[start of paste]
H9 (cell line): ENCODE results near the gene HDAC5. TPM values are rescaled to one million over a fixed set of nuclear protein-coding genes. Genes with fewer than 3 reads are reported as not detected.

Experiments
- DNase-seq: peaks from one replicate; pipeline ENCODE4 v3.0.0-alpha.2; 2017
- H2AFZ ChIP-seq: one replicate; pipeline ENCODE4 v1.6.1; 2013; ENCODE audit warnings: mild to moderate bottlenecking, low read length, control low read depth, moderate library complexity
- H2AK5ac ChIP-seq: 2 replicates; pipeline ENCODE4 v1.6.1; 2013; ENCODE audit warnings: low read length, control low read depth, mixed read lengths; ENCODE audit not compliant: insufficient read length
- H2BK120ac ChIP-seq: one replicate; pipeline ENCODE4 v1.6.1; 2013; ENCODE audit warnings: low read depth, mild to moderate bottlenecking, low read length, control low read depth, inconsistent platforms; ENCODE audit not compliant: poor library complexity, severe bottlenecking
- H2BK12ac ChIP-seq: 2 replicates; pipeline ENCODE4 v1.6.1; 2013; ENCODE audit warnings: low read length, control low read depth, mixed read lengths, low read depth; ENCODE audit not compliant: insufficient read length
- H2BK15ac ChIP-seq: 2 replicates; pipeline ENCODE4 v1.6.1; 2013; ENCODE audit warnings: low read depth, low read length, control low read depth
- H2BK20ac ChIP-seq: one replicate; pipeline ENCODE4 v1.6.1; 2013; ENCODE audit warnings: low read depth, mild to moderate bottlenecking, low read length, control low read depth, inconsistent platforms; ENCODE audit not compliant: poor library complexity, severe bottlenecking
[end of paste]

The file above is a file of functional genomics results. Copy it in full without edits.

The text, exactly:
H9 (cell line): ENCODE results near the gene HDAC5. TPM values are rescaled to one million over a fixed set of nuclear protein-coding genes. Genes with fewer than 3 reads are reported as not detected.

Experiments
- DNase-seq: peaks from one replicate; pipeline ENCODE4 v3.0.0-alpha.2; 2017
- H2AFZ ChIP-seq: one replicate; pipeline ENCODE4 v1.6.1; 2013; ENCODE audit warnings: mild to moderate bottlenecking, low read length, control low read depth, moderate library complexity
- H2AK5ac ChIP-seq: 2 replicates; pipeline ENCODE4 v1.6.1; 2013; ENCODE audit warnings: low read length, control low read depth, mixed read lengths; ENCODE audit not compliant: insufficient read length
- H2BK120ac ChIP-seq: one replicate; pipeline ENCODE4 v1.6.1; 2013; ENCODE audit warnings: low read depth, mild to moderate bottlenecking, low read length, control low read depth, inconsistent platforms; ENCODE audit not compliant: poor library complexity, severe bottlenecking
- H2BK12ac ChIP-seq: 2 replicates; pipeline ENCODE4 v1.6.1; 2013; ENCODE audit warnings: low read length, control low read depth, mixed read lengths, low read depth; ENCODE audit not compliant: insufficient read length
- H2BK15ac ChIP-seq: 2 replicates; pipeline ENCODE4 v1.6.1; 2013; ENCODE audit warnings: low read depth, low read length, control low read depth
- H2BK20ac ChIP-seq: one replicate; pipeline ENCODE4 v1.6.1; 2013; ENCODE audit warnings: low read depth, mild to moderate bottlenecking, low read length, control low read depth, inconsistent platforms; ENCODE audit not compliant: poor library complexity, severe bottlenecking